Now I Understand Why Birds Toss Their Young From the Nest

6 years ago
This article was written by a member of the SheKnows Community. It has not been edited, vetted or reviewed by our editorial staff, and any opinions expressed herein are the writer’s own.

My husband and I started our family in quite a backward manner. We met in high school as friends, many months later we became " boyfriend and girlfriend" as many high school students do. I was a senior who hated living with my normally, dysfunctional family and wasn't doing very well in school, I was not going to be able to graduate with my class, so I started working and was moving out into my own place. My future husband, (if you would have told me that back then I would have laughed in your face") was the eldest of six kids, his mom hadn't worked a day in her life, spent her days at a bingo hall and had barely an eighth grade education. MFH was taking care of his siblings and himself and had been for a long time. As a sophomore (gasp, I know, he is younger than me but has a very old soul , to this day I call him grampa), he had experienced things I didn't even know could exist in my small town world.
We were inseparable, only parted while I went to work and he went to school. To this day, almost twenty one years later, we have never parted ways or have taken a break. Two months into our relationship we found out I was pregnant. Oh boy, another statistic was in all of the minds of parents, friends, teachers. Look at these two, perfect equation for teenage pregnancy-dead beat dad scenario, another young mother living off of the government. I had completely embraced the idea of raising a baby by myself, I would crawl back home to my parents and figure it out. To my surprise, MFH stopped me in my tracks, looked me in the eye and said these words " I never knew my dad, I don't want that for my child, I am here for you and that baby".
After many trials and tribulations we have made it through nineteen years of marriage. We have been contributing members of society, my husband has a great job that he has been at since he turned eighteen. It has provided us with amazing benefits and great pay, allowing me to be at home with our three beautiful kids. We own our home and have been truly blessed with a peaceful, comfortable life. Raising our kids has been pure joy, we have been fortunate and have broken many "cycles". We have three great kids who enjoy being at home, respect us and each other and have great relationships amongst themselves. Smooth sailing right? Just as our eldest daughter turned eighteen and graduated high school, things started to get a little complicated. Which brings me to the heart of my post.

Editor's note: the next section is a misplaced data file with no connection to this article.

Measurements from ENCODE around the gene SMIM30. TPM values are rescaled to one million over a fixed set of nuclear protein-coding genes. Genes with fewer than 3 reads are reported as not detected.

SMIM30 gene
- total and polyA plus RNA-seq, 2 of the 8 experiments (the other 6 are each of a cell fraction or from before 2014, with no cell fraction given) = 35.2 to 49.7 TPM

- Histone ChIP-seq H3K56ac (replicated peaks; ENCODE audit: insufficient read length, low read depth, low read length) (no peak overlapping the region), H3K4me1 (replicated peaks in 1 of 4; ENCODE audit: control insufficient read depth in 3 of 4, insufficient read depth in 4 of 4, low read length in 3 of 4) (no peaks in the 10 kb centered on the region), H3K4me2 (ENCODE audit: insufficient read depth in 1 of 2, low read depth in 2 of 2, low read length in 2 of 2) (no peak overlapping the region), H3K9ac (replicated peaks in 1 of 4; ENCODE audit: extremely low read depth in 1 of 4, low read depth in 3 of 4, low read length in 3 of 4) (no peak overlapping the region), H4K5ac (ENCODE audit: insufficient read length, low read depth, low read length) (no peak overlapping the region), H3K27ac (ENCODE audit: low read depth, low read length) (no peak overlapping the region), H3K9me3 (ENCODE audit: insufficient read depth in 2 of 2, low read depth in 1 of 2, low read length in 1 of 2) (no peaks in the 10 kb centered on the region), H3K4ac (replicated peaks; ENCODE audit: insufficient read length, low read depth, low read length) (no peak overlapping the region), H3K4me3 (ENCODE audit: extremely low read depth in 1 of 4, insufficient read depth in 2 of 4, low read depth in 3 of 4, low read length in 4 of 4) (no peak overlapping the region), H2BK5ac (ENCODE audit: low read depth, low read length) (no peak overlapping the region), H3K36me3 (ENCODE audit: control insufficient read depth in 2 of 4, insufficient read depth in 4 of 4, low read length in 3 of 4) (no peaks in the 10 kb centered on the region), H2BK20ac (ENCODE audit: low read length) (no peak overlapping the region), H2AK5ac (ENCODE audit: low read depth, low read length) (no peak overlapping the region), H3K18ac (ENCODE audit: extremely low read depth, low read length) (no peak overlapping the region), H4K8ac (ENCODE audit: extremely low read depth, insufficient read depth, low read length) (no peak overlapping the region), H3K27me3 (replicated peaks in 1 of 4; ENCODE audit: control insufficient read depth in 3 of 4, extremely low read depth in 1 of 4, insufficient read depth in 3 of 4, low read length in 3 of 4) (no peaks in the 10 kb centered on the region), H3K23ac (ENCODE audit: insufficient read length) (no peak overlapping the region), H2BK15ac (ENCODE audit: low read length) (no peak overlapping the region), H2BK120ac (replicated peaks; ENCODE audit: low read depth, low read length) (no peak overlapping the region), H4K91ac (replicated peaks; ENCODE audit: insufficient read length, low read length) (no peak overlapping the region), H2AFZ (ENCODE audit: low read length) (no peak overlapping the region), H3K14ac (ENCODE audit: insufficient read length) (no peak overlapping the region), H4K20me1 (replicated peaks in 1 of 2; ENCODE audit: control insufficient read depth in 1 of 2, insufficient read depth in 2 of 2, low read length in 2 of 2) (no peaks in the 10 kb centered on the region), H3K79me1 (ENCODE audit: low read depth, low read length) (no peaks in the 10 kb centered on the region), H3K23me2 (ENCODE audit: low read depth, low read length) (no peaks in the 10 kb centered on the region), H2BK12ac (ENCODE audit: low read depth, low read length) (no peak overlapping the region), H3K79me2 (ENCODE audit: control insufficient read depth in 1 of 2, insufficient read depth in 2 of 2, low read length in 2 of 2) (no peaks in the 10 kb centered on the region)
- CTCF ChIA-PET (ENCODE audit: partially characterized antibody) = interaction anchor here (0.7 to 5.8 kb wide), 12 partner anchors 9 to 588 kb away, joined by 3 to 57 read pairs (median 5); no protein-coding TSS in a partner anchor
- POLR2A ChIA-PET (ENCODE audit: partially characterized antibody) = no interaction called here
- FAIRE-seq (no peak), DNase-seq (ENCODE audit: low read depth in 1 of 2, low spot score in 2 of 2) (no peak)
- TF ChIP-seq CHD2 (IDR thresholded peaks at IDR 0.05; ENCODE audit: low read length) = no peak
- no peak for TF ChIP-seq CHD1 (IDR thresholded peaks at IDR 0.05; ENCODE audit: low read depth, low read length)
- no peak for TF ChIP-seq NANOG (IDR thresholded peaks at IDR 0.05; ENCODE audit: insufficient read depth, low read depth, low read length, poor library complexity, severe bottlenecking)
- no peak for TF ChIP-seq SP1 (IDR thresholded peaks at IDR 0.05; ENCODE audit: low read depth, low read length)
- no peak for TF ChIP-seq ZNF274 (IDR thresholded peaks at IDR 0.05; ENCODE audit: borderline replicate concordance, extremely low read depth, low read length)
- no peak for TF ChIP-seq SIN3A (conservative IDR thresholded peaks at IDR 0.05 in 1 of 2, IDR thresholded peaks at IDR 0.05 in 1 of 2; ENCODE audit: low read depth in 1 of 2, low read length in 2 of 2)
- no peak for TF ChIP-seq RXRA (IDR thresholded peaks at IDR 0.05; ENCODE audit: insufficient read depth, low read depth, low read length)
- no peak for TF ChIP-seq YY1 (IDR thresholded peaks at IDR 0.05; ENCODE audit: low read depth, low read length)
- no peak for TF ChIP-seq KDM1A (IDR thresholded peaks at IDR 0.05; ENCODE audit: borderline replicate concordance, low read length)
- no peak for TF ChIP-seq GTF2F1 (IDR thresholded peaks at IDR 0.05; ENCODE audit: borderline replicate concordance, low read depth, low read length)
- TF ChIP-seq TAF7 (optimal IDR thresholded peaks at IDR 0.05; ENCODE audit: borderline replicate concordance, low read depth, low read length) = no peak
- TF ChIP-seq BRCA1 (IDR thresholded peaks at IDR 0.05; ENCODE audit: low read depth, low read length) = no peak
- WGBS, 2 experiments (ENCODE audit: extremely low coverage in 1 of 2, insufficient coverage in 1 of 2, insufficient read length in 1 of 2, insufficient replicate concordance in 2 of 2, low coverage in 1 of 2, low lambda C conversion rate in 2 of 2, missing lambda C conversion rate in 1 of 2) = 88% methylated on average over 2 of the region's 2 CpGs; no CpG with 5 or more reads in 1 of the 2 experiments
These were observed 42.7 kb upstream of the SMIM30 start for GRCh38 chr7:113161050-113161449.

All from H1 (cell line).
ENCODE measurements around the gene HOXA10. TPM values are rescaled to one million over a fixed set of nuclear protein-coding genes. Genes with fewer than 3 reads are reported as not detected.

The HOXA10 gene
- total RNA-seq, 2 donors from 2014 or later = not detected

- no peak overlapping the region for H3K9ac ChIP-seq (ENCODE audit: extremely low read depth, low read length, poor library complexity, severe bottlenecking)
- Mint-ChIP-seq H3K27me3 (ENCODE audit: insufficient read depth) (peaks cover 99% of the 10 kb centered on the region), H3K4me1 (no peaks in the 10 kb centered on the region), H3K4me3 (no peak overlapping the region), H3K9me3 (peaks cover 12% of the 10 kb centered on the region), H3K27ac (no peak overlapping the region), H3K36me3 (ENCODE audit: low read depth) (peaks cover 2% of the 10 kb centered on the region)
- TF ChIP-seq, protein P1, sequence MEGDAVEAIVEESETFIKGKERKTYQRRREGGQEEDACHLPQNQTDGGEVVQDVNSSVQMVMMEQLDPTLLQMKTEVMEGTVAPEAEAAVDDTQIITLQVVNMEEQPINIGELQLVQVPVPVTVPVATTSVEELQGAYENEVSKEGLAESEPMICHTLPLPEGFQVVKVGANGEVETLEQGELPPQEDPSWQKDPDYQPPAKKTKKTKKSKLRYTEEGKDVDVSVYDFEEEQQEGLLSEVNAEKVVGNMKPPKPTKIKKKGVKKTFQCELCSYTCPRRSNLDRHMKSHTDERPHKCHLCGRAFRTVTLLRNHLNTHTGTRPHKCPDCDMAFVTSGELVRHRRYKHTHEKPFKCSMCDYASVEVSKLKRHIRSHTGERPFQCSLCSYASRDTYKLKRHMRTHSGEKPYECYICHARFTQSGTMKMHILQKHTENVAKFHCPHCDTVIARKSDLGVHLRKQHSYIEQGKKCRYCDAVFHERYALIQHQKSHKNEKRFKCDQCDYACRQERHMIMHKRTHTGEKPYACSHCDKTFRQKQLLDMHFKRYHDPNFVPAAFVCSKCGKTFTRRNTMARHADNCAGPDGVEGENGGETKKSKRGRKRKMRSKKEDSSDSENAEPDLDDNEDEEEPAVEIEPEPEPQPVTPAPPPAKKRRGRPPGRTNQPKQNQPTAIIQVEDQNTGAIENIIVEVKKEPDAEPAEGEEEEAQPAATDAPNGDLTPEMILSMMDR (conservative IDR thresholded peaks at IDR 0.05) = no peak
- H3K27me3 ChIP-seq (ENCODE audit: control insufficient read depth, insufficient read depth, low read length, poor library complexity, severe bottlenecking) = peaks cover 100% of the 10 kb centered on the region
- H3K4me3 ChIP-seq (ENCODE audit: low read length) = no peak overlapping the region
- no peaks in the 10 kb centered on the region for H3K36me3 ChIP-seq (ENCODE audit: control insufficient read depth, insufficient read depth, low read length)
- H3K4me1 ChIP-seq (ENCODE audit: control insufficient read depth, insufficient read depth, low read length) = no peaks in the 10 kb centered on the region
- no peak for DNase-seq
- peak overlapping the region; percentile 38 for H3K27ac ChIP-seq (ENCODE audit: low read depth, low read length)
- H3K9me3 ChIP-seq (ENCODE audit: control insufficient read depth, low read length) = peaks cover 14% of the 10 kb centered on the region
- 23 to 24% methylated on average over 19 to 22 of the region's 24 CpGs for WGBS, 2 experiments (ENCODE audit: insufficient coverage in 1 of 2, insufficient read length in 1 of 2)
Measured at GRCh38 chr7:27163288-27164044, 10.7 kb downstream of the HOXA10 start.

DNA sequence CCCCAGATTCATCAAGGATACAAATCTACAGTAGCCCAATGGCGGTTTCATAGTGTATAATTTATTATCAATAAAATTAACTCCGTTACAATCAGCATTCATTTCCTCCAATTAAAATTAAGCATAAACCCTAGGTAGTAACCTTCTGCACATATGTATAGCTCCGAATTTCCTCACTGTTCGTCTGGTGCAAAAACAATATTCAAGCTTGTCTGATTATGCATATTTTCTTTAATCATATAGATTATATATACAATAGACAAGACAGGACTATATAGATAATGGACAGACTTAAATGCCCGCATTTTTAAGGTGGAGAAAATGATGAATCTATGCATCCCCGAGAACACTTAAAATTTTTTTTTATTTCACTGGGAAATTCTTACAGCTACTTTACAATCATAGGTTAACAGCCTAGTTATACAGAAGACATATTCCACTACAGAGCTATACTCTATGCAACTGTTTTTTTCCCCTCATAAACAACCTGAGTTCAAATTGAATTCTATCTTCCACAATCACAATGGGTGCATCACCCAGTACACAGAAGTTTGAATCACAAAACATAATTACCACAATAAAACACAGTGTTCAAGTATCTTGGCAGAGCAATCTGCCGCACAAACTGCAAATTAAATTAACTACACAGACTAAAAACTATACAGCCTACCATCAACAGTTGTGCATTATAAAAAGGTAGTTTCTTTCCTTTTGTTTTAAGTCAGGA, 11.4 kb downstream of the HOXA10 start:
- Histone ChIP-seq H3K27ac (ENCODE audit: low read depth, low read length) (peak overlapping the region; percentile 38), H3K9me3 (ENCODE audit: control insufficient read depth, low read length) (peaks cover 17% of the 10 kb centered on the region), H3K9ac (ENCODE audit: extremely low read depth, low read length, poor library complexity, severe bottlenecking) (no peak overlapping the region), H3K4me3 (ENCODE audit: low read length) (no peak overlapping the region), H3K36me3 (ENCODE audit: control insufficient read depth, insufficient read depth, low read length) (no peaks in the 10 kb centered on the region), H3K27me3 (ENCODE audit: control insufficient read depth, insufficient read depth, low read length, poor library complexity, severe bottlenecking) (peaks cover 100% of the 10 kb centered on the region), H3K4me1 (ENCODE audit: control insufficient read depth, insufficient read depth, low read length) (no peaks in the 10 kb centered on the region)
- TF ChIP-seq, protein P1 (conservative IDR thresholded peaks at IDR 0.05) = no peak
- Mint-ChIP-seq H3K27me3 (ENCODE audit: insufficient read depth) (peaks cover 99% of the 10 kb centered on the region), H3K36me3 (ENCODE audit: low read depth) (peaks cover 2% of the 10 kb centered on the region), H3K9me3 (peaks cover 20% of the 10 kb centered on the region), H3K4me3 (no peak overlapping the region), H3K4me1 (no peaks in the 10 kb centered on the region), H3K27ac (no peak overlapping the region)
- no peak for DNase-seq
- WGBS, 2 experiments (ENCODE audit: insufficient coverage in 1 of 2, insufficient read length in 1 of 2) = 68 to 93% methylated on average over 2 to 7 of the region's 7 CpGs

It has been our number one priority to be great parents. To do so, we severed ties with family members who were harmful to our well being, promoted healthy relationships with the rest, we have been actively involved with academics and athletics. Keeping our kids busy with extracurricular activities has been important to us, we were the kids that "hung out" with no agenda or supervision, we didn't want that for our kids. At times we have " spoiled" our kids, more to fill our own voids rather than theirs, my husband did without so much as a kid he wants to provide everything for them.
So, here I sit, blogging to you after having the worst argument with my soon-to-be twenty year old. She is a beautiful girl, intelligent, respectful, well liked, the list goes on. How is it, a girl with the world at her feet, not have an ounce of ambition, drive or motivation to go out and conquer the world? She is content to be at home, hang out with her younger siblings and somewhat try to find herself a mediocre job. When she first told us she didn't want to go to college, it hurt my heart a little but only because I wanted it for her so badly I could feel it in my soul. My husband had to remind me that I couldn't live through her. Smart man. My parents had recently moved to another state and invited her to come along for a change of scenery. She followed, was working hard at a restaurant job, made some new friends and I thought to myself, "she is gonna get it!", life...she is ready to live it. Well, after six months she came home for a visit, two months ago and she is still here. She doesn't have a car, a job or a social life because all of her friends are away at school or moved to the city to work. Now, many say "the economy is tough, there is not much out there" and this is true, however, this girl has been handed opportunities on a silver platter and for some reason or another scoffed at them. I do have to say, when she is working, she is very responsible, she never calls in sick, works hard and is never late. She is capable, it's not a lazy issue, it seems more like she is terrified of the idea to be out on her own.
This is something her father and I cannot relate to. At her age we had rent, bills and a baby. We had only each other to rely on. More so, we were happy to have the responsibility, happy to be on our own because with that came gratitude, a feeling of fulfillment and achievement. It felt good! I want that for my daughter and she is fighting it every step of the way. I have become so frustrated with her that I can no longer bite my tongue and have yelled out of frustration, to the point where she now feels like she cannot please me etc.
In our first years of parenting, we were young, stupid and broke. That was a million times easier than today! How do we get this little bird to fly the nest?

>KELLY

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